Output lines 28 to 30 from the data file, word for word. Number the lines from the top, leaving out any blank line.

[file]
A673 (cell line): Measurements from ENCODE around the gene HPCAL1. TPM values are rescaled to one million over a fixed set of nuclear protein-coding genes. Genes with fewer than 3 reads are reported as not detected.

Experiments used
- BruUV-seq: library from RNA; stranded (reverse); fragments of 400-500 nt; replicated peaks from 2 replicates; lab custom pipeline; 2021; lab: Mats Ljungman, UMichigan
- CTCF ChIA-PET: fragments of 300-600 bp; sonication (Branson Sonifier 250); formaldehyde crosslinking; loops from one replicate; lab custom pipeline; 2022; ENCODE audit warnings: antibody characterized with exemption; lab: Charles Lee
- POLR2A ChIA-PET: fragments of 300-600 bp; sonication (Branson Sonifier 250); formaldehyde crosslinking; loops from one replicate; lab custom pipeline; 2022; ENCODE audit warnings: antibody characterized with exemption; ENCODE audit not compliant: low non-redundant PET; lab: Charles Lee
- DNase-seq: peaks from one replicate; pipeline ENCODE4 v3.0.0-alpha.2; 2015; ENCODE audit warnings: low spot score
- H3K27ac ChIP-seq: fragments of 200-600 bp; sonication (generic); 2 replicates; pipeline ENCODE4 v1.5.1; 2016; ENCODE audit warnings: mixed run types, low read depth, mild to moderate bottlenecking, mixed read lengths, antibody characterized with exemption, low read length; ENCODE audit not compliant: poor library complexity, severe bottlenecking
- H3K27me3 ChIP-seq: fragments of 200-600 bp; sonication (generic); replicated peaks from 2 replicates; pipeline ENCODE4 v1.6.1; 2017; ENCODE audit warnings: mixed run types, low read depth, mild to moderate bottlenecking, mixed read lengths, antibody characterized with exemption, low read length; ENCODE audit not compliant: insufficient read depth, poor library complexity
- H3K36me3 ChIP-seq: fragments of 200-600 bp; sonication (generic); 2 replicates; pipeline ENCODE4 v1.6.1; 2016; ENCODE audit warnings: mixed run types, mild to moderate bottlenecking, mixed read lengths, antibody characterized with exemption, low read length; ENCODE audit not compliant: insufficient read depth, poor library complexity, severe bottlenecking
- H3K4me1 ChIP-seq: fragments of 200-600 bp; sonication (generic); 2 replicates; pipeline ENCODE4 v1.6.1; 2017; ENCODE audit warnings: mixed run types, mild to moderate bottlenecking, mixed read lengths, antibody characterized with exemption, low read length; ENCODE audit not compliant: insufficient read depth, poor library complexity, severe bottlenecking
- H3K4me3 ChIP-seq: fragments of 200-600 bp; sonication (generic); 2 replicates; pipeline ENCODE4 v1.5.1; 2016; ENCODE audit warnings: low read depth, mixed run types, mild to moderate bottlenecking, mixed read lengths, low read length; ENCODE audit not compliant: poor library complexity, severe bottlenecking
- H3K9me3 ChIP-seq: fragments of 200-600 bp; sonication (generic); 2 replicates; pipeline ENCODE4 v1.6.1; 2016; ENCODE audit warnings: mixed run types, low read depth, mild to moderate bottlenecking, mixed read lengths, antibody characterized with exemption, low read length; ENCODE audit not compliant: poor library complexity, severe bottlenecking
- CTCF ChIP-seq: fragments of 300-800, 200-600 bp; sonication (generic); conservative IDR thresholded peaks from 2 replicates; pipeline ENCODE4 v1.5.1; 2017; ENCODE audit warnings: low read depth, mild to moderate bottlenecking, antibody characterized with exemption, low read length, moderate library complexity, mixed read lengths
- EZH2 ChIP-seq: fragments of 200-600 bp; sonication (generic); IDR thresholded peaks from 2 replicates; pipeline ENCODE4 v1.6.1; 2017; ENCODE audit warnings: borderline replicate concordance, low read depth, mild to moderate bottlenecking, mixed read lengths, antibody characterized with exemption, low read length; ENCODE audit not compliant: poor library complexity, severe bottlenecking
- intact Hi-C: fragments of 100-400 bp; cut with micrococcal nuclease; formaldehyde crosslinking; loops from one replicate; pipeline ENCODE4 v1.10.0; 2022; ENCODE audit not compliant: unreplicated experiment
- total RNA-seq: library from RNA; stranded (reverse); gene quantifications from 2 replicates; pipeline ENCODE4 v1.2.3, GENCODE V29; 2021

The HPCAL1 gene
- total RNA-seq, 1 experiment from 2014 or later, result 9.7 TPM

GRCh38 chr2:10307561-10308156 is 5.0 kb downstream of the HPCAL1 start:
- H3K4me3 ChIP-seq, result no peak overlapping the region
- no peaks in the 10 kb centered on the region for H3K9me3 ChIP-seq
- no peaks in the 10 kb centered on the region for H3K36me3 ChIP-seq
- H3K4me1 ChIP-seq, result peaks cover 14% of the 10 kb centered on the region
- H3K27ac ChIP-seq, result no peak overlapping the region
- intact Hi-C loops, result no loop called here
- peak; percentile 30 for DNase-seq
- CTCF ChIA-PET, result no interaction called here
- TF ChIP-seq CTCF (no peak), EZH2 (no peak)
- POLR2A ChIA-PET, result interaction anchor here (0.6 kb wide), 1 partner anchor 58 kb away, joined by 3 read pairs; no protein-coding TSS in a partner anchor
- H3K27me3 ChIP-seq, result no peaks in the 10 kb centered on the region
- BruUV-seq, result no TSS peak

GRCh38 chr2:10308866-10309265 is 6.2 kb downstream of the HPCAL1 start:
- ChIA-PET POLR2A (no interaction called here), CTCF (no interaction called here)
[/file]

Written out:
- TF ChIP-seq CTCF (no peak), EZH2 (no peak)
- POLR2A ChIA-PET, result interaction anchor here (0.6 kb wide), 1 partner anchor 58 kb away, joined by 3 read pairs; no protein-coding TSS in a partner anchor
- H3K27me3 ChIP-seq, result no peaks in the 10 kb centered on the region